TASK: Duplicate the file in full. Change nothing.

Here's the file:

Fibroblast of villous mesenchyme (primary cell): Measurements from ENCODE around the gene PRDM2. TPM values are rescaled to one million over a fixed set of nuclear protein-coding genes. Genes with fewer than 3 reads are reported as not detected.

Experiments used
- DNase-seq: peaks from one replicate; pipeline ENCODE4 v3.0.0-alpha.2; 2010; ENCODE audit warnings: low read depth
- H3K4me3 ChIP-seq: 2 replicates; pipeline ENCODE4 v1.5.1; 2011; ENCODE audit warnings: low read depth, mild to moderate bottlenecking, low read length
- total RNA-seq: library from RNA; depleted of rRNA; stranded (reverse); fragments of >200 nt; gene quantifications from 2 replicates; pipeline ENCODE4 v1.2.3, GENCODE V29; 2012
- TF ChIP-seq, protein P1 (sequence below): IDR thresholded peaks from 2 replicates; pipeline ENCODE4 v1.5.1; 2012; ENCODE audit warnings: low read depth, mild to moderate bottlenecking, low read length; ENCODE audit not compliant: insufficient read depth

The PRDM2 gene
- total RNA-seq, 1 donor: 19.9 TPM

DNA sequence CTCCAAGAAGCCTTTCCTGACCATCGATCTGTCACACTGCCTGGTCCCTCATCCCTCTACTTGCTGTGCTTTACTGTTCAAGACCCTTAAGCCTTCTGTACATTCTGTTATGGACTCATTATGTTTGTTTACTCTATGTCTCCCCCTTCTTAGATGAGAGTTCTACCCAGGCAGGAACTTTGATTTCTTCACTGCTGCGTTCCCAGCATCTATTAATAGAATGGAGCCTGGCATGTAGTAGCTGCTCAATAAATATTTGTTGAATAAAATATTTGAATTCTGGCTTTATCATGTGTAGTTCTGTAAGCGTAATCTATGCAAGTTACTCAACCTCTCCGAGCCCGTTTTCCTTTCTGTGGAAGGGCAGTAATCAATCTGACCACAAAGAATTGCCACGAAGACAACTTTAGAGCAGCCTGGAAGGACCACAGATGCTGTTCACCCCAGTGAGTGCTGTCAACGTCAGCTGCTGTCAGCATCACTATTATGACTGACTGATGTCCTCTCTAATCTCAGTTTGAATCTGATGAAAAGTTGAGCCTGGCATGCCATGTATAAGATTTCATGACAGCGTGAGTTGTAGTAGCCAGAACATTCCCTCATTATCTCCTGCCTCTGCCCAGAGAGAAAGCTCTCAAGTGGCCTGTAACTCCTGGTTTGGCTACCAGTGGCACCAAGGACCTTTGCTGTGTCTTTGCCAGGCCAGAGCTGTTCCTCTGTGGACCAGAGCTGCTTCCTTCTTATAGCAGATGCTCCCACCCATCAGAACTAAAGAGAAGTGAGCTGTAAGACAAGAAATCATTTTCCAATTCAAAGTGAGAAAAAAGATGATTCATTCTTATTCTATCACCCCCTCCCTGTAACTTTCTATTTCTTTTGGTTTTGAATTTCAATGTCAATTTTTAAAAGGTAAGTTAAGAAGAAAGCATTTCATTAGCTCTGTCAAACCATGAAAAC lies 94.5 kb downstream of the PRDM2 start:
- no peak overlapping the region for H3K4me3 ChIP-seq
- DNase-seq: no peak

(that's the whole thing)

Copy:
Fibroblast of villous mesenchyme (primary cell): Measurements from ENCODE around the gene PRDM2. TPM values are rescaled to one million over a fixed set of nuclear protein-coding genes. Genes with fewer than 3 reads are reported as not detected.

Experiments used
- DNase-seq: peaks from one replicate; pipeline ENCODE4 v3.0.0-alpha.2; 2010; ENCODE audit warnings: low read depth
- H3K4me3 ChIP-seq: 2 replicates; pipeline ENCODE4 v1.5.1; 2011; ENCODE audit warnings: low read depth, mild to moderate bottlenecking, low read length
- total RNA-seq: library from RNA; depleted of rRNA; stranded (reverse); fragments of >200 nt; gene quantifications from 2 replicates; pipeline ENCODE4 v1.2.3, GENCODE V29; 2012
- TF ChIP-seq, protein P1 (sequence below): IDR thresholded peaks from 2 replicates; pipeline ENCODE4 v1.5.1; 2012; ENCODE audit warnings: low read depth, mild to moderate bottlenecking, low read length; ENCODE audit not compliant: insufficient read depth

The PRDM2 gene
- total RNA-seq, 1 donor: 19.9 TPM

DNA sequence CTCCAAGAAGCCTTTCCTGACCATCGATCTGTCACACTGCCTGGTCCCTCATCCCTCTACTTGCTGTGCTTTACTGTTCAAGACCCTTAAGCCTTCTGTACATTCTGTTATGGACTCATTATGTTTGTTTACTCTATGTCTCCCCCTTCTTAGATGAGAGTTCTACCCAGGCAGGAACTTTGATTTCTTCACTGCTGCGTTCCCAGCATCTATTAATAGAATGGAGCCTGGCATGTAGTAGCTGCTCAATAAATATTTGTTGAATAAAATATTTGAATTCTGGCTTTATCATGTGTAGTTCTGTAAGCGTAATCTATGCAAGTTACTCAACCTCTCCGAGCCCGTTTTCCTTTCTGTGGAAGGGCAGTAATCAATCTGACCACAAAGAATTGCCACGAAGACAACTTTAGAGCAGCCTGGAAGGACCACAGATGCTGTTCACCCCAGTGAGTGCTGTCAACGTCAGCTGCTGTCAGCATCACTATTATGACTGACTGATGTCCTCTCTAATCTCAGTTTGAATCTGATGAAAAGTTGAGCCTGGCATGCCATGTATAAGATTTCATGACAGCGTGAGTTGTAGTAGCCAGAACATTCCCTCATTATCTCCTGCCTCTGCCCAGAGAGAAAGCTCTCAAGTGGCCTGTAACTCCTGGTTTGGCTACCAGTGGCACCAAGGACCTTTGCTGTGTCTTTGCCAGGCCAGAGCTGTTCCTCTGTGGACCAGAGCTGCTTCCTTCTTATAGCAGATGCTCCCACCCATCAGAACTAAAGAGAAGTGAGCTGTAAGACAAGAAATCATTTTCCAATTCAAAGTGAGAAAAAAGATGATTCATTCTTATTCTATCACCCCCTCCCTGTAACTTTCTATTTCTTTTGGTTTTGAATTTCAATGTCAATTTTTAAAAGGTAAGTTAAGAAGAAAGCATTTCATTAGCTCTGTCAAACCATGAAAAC lies 94.5 kb downstream of the PRDM2 start:
- no peak overlapping the region for H3K4me3 ChIP-seq
- DNase-seq: no peak